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Sanofi/GSK COVID-19 vaccine development delayed after failing to induce strong response in over-50s

Published on 11/12/20 at 01:54pm

Sanofi and GlaxoSmithKline have taken the decision to delay the development programme for their adjuvanted recombinant protein-based COVID-19 vaccine after it failed to show an adequate response in older patients over the age of 50.

Data from the Phase 1/2 study showed that the two-dose vaccine generated comparable levels of neutralising antibody titers to those seen in patients who have recovered from COVID-19 infection, but only in patients between the ages of 18 and 49. In participants over the age of 50, these levels were insufficient – a fact which the investigators believe was due to “an insufficient concentration of the antigen”.

“The results of the study are not as we hoped. Based on previous experience and other collaborations, we are confident that GSK’s pandemic adjuvant system, when coupled with a COVID-19 antigen, can elicit a robust immune response with an acceptable reactogenicity profile,” remarked Roger Connor, President of GSK Vaccines. “It is also clear that multiple vaccines will be needed to contain the pandemic. Our aim now is to work closely with our partner Sanofi to develop this vaccine, with an improved antigen formulation, for it to make a meaningful contribution to preventing COVID-19.”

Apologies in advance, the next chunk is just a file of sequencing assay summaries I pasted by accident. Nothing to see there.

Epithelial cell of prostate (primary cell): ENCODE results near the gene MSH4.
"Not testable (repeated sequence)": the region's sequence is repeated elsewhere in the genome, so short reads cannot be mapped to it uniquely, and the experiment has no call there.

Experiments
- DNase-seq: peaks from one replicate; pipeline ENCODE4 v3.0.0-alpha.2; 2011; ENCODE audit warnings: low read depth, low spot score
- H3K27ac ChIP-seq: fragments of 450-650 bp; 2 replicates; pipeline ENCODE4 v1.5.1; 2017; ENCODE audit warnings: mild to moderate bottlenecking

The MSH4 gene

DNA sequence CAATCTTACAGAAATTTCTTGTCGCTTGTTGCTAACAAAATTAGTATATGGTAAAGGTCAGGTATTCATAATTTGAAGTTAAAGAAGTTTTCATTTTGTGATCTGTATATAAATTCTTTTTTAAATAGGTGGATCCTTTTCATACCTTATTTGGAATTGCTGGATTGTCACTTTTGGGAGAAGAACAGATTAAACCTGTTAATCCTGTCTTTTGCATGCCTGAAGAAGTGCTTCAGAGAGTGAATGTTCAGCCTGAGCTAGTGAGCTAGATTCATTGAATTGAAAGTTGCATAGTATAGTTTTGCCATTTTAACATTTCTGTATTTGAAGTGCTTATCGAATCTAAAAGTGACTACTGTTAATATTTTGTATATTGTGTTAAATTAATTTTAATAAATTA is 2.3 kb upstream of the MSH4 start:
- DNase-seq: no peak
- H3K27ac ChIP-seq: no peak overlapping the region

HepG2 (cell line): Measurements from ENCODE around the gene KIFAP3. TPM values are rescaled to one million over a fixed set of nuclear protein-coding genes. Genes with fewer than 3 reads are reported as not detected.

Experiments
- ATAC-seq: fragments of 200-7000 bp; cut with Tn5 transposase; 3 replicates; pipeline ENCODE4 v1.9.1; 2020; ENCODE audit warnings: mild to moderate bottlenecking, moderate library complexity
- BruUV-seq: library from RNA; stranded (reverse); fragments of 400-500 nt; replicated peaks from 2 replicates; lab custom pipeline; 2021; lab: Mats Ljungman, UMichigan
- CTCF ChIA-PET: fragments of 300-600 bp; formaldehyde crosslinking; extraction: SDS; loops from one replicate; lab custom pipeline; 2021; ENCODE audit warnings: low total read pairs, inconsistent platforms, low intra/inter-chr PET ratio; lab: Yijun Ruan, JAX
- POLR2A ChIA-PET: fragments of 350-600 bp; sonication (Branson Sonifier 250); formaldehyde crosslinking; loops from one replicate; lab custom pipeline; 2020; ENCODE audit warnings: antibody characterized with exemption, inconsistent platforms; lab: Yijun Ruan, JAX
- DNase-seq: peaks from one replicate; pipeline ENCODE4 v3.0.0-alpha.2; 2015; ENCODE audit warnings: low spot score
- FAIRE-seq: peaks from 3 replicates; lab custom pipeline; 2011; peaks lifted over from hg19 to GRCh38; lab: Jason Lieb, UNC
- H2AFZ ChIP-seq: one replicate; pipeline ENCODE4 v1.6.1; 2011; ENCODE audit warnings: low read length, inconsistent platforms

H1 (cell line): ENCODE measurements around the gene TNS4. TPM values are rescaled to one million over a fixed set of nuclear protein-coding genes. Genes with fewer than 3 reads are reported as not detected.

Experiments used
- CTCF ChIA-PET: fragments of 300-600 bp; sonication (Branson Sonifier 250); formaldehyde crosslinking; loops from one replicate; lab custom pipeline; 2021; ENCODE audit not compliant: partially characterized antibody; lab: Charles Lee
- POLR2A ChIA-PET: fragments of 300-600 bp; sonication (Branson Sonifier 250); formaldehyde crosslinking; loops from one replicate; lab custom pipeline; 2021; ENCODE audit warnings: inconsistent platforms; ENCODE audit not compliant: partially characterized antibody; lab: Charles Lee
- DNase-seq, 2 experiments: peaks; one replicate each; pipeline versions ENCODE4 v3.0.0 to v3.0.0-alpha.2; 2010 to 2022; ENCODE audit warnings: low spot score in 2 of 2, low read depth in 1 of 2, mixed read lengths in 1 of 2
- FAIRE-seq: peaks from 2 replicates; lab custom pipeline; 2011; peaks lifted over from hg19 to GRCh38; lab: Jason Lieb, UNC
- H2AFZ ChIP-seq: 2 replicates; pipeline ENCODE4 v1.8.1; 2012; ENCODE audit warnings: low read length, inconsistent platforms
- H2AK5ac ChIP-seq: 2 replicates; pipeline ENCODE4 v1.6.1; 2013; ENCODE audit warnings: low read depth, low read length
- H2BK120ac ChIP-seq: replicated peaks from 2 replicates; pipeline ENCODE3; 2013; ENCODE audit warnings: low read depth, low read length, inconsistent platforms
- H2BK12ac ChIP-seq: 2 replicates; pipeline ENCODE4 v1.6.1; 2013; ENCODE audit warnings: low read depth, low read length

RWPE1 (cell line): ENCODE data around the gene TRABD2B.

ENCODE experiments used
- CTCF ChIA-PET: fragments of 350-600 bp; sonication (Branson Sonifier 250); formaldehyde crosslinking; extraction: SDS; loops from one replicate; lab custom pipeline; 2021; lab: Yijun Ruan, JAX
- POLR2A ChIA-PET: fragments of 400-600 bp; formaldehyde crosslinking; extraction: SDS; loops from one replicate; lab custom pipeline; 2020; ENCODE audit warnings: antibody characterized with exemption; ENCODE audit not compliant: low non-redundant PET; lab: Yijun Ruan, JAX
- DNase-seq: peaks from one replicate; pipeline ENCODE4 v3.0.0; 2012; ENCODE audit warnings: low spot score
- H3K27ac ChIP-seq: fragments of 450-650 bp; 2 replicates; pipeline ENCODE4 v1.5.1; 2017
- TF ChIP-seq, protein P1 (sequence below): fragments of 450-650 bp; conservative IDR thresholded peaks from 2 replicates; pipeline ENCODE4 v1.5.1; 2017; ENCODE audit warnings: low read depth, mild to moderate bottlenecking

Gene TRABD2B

The candidate was also tested in a challenge study in non-human primates, and was shown to protect against lung pathology and rapidly clear the virus from the lungs and nasal passages within two to four days, bolstering the developers’ confidence for “the adjuvanted recombinant platform to deliver a highly efficient vaccine for all adults”.

“We care greatly about public health which is why we are disappointed by the delay announced today, but all our decisions are and will always be driven by science and data,” said Thomas Triomphe, Executive Vice President and Head of Sanofi Pasteur. “We have identified the path forward and remain confident and committed to bringing a safe and efficacious COVID-19 vaccine.  Following these results and the latest encouraging new preclinical data, we will now work to further optimise our candidate to achieve this goal.”

He added: “No single pharma company can make it alone; the world needs more than one vaccine to fight the pandemic.”

Both companies now plan to launch a Phase 2b study in February next year in partnership with the US Government’s Biomedical Advanced Research and Development Authority (BARDA), potentially comparing the candidate to an already authorized COVID-19 vaccine. Looking further, a Phase 3 study could commence in the second quarter of the year should previous trials succeed.

Matt Fellows

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